"But thou shalt know hereafter"

As the student of Christian Science pursues his journey from material sense to the understanding of Spirit, he is often surprised when, upon reading some one of the Bible stories with which he has become familiar, an almost startling unfoldment dawns upon him, and he sees he has been looking afar off when the pearl was just at his feet. While he may entertain a passing query as to why he never saw it before, he will not permit such a thought, if he be wise, to detract from the joy of the new light that has come to him.

The responsive reading for a Sunday Lesson-Sermon in The Christian Science Quarterly was that part of the thirteenth chapter of John which relates to the story of the Master washing the feet of the disciples. One student who had read the lesson each day during the week, receiving good therefrom at each reading, was finally arrested by the passage used as the caption for this article. It is not stated how many of the disciples had submitted without protest to having their feet washed by him whom they had seen healing the sick, walking on the water, stilling the tempest, and raising the dead, before he came to Peter. Evidently one of the most spiritual of the group of students, Peter also seems to have possessed great ardor and impulsiveness.

Looking beyond the view of those whose feet had already been washed by Christ Jesus without evident protest, he felt the apparent inconsistency of permitting him whom they all called Lord to wash their feet. He spoke promptly, and according to his highest concept of honoring his teacher; for there is no doubt he dearly loved Jesus. To the impetuous question, "Lord, dost thou wash my feet?" the Master gave an object lesson in humility which is being obeyed and fulfilled as students of the Bible grasp the wonderful nature of it, given in such a simple, forcible manner by the Nazarene. No incident in the earthly history of the great Teacher, Jesus the Christ, proves more simply his real grandeur than his taking thus upon himself the office of a servant. The world, as it came to know of the mighty works done by him, began to recognize his power, if not his divine office. The disciples were aware of all this; and to see him lay aside his robe and perform this humble service revealed to them a phase of his character which had never before been dreamed of by those present.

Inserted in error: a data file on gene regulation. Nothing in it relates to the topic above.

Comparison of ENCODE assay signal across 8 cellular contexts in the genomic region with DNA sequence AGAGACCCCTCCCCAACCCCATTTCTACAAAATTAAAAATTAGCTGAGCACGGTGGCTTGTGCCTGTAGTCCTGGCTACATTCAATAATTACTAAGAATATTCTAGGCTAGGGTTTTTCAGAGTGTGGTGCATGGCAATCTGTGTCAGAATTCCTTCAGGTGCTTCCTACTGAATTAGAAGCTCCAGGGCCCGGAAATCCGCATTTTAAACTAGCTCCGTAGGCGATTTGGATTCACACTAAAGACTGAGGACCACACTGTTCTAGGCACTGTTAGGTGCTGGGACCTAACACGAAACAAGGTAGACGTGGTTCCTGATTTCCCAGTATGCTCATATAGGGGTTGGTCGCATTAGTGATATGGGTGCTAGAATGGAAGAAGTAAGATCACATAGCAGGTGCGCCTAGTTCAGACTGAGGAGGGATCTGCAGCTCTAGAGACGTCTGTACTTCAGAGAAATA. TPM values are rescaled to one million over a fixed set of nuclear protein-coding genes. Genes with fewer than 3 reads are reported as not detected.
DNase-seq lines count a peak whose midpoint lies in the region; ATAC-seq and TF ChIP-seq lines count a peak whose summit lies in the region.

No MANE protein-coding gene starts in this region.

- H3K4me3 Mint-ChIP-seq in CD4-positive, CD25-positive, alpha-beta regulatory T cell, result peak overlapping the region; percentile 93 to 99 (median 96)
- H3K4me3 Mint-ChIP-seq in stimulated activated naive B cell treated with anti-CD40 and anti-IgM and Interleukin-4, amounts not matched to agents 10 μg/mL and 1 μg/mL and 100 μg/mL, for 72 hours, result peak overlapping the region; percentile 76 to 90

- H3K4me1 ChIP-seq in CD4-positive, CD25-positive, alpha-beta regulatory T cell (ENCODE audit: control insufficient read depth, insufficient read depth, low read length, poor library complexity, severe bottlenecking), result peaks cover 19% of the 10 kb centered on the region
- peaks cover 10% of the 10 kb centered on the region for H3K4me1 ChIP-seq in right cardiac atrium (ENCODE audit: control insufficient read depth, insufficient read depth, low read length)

True Compassion
February 25, 1922

We'd love to hear from you!

Easily submit your testimonies, articles, and poems online.